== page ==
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Re: [tlaplus] Differences between TLA+ Specification and Property Based Testing

Hi Andrew,

welcome to the list, and it looks like you did a great job using PBT, and Hypothesis in particular. As to comparing Hypothesis (about which I know next to nothing) and TLA+, I believe that the comment [1] sums it up pretty well. TLA+ is intended for modeling and analyzing designs at a high level of abstraction, and the Die Hard puzzle just scratches the surface because there is not a lot to abstract from. TLA+ encourages you to abstract from real-world data structures (lists, heaps, priority queues, balanced trees or whatever) and replace them by mathematical concepts, in particular sets and functions. The most convincing use case for TLA+ is for modeling designs before you write any code.

The encouraging observation is that there is a convergence with high-level programming languages and their APIs that encourage you to think in terms of high-level concepts as well, before you commit to any specific implementation for efficiency's sake. I have no idea to what extent the Hypothesis system supports those APIs directly, but if it doesn't, I am confident that it or similar systems will go there at some point.

Personally, I don't think the "concurrency" aspect plays a big role here: note that TLA+ (unless other formalisms such as process algebras) does not have explicit constructs for concurrency but uses non-determinism, just like you state several "rules" in Hypothesis. (You cannot state fairness assumptions in PBT, but that's an advanced subject that is not as immediately relevant as safety properties are.)

My 2 cents,

[1] link

On 12 Apr 2017, at 11:04, Andrew Gwozdziewycz <apg...@xxxxxxxxx> wrote:

Hi Folks,

First time poster, and newbie^1 to both TLA+ and property based testing (PBT from here on out), generally. Recently, a blog post was published (http://nchammas.com/writing/how-not-to-die-hard-with-hypothesis) about solving the Die Hard 3 Jug problem in Hypothesis (http://hypothesis.works)--a PBT library for Python. The fact that this was so straightforward was rather shocking to me, I have to admit!

It seems to me that the main advantage TLA+ / Pluscal has over PBT is the high-level mathematical pseudocode... But a few questions about this assumption:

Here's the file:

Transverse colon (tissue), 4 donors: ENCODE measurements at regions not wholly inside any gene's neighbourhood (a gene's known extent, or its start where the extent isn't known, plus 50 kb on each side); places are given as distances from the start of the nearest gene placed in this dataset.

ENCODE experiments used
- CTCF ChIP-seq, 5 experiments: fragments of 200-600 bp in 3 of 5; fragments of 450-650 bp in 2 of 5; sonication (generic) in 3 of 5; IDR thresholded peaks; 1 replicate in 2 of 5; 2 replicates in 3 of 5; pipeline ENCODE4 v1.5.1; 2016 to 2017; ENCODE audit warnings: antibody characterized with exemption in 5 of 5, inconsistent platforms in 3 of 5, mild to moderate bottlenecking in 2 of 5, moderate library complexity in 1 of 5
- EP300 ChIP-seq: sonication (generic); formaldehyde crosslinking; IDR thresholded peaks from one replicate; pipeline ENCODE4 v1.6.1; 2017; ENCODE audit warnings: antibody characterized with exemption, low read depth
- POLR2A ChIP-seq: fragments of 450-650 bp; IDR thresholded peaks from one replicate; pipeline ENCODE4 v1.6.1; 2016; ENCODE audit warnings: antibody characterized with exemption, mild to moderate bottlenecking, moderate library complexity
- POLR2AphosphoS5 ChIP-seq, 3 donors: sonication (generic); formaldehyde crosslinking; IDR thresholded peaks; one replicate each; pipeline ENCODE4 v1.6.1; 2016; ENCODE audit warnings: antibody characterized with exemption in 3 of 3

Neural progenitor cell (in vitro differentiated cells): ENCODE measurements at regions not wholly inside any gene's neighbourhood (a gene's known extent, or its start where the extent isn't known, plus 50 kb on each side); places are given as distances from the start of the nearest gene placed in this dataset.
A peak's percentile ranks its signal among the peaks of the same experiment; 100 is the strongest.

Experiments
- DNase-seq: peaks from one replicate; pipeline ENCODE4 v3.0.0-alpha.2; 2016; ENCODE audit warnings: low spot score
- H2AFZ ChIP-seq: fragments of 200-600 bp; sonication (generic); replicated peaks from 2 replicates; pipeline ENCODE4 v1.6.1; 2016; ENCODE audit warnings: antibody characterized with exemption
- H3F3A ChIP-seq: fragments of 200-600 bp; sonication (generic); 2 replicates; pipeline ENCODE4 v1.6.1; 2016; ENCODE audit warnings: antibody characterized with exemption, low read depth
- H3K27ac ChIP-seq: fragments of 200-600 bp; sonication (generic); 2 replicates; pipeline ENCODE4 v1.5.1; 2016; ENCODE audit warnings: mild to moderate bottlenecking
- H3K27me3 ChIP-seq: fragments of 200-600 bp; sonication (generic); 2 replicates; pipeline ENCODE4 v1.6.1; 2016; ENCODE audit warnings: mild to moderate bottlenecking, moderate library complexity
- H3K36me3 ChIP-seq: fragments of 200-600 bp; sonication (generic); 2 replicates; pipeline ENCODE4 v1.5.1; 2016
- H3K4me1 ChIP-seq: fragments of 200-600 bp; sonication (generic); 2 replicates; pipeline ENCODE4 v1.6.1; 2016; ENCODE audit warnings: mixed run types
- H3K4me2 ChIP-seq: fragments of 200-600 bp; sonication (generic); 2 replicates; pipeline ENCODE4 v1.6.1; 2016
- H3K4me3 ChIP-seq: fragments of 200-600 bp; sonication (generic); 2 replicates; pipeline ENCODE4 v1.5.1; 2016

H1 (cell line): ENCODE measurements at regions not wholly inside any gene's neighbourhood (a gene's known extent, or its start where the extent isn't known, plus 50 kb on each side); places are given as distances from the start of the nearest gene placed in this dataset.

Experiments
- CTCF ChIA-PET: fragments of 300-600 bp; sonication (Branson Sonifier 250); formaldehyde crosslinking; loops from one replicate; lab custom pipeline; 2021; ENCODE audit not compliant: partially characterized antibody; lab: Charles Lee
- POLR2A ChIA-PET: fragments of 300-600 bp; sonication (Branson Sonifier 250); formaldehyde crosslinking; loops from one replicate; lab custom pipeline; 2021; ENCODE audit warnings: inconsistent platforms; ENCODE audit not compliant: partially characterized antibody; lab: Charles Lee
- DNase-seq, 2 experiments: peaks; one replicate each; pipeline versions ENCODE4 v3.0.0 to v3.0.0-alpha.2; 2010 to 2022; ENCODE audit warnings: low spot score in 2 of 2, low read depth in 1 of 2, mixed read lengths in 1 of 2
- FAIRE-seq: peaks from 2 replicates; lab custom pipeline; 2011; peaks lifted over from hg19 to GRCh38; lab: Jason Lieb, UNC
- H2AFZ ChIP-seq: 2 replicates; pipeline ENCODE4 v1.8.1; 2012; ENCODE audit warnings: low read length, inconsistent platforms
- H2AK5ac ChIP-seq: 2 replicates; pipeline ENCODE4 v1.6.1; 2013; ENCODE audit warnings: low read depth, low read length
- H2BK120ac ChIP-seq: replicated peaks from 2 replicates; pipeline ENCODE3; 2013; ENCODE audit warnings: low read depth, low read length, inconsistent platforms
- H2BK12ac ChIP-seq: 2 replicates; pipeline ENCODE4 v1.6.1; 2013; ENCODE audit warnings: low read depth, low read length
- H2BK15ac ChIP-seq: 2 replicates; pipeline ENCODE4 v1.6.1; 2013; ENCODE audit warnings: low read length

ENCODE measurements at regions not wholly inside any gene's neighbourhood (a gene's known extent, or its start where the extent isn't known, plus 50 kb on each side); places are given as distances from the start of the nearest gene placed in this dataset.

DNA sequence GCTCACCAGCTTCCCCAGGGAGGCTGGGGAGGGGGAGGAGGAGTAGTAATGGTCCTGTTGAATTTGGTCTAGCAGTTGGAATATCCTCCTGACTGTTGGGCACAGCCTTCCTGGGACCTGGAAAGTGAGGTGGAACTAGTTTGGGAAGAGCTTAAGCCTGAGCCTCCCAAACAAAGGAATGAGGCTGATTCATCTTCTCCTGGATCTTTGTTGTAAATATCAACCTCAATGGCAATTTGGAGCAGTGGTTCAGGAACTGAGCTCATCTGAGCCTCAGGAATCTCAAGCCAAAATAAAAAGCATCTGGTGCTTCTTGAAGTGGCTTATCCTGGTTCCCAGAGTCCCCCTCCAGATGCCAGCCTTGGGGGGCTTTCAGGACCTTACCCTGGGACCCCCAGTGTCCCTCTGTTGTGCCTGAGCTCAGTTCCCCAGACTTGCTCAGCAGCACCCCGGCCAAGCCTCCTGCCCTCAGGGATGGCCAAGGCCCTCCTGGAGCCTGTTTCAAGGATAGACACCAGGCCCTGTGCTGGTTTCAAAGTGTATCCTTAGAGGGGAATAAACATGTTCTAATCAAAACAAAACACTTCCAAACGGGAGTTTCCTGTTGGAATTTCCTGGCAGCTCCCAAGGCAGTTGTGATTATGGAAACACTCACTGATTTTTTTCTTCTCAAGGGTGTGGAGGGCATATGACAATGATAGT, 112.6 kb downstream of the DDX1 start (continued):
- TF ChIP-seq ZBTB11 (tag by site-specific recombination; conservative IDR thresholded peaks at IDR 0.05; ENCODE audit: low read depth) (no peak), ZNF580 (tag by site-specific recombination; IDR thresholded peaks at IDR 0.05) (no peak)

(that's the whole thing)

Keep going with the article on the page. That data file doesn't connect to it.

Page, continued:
1. The Jug implementation in Hypothesis shows that for *some* specifications, TLA+ and PBT are equivalent in what can be expressed / specified / assured. Is this *generally* true?

2. I'm thinking that the concurrency support in TLA+ might also be a huge advantage, but I think it's likely possible to simulate this in PBT, as well. Is there anything special about TLA+'s concurrency modeling that couldn't be replicated via PBT?
3. Generally, why should someone choose TLA+ over PBT? What other advantages does TLA+ have over PBT?

4. I think it's the case that intuition on creating invariants and properties for specifications / PBT tests, comes with experience. But, what tips do y'all have for recognizing (learning to intuit) that these types of specifications can have meaningful impact on code that I'm writing every day (mostly around distributed systems monitoring, REST APIs)?

Thanks for your time!

Andrew "Overjoyed by the potential of this stuff to make everything I touch better" Gwozdziewycz

[^1]: Meaning, I've read the AWS paper, watched the Leslie Lamport lecture series (1-3), the DrTLA Paxos lecture, and read through some specifications in the tlaplus github repo. For both TLA+, and PBT, I have some clarity in how I'd use it for testing certain types of algorithms, but have no clue yet how to apply either to work I generally do.

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